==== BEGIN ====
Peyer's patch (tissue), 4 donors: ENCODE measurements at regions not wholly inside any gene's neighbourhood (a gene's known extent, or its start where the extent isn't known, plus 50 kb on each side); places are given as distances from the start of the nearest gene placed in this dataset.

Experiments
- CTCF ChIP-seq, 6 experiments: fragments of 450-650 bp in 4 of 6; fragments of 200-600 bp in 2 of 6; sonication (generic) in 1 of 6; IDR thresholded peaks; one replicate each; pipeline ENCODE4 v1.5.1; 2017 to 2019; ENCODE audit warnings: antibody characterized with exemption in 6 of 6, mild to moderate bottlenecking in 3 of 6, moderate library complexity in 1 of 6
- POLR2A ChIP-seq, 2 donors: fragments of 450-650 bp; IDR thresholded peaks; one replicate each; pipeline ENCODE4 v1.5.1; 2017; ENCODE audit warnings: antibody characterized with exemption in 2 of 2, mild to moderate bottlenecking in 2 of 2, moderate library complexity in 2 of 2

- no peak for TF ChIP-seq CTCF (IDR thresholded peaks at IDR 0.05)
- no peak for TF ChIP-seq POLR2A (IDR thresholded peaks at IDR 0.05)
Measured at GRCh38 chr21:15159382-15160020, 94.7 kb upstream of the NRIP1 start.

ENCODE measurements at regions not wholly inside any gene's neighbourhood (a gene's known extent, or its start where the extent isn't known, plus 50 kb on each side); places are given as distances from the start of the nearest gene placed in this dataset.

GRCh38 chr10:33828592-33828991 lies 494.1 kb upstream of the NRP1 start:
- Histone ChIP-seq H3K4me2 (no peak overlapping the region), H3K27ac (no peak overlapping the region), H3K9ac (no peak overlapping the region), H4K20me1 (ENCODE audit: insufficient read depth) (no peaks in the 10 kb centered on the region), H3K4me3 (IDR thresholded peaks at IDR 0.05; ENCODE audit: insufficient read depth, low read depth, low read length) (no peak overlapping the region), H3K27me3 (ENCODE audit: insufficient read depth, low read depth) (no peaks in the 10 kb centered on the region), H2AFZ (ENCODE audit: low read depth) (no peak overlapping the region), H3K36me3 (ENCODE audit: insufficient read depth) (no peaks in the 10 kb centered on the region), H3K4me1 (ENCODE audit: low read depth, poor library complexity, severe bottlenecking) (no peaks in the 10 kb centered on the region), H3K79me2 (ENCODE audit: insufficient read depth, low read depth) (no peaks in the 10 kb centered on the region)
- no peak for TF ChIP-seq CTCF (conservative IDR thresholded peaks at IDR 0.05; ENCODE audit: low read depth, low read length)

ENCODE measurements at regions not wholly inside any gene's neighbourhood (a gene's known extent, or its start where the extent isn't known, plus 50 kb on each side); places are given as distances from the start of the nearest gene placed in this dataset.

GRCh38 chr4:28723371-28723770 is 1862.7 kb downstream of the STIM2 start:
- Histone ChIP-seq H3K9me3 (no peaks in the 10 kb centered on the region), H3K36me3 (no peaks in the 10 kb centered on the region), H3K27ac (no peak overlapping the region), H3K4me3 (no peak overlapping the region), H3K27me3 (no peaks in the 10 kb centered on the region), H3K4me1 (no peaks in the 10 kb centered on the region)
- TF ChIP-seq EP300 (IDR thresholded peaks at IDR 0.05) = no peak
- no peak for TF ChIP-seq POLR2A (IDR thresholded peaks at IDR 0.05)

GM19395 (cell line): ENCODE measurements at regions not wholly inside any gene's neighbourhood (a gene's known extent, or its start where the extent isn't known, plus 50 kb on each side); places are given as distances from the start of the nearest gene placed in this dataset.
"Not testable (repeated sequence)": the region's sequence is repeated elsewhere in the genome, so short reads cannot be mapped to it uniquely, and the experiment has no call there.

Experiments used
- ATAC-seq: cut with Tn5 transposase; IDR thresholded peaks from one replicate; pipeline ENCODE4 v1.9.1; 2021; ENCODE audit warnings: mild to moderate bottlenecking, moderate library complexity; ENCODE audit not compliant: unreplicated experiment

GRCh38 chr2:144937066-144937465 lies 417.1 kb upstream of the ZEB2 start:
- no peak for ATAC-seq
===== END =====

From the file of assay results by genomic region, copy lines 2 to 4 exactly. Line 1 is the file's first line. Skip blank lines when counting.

Experiments
- CTCF ChIP-seq, 6 experiments: fragments of 450-650 bp in 4 of 6; fragments of 200-600 bp in 2 of 6; sonication (generic) in 1 of 6; IDR thresholded peaks; one replicate each; pipeline ENCODE4 v1.5.1; 2017 to 2019; ENCODE audit warnings: antibody characterized with exemption in 6 of 6, mild to moderate bottlenecking in 3 of 6, moderate library complexity in 1 of 6
- POLR2A ChIP-seq, 2 donors: fragments of 450-650 bp; IDR thresholded peaks; one replicate each; pipeline ENCODE4 v1.5.1; 2017; ENCODE audit warnings: antibody characterized with exemption in 2 of 2, mild to moderate bottlenecking in 2 of 2, moderate library complexity in 2 of 2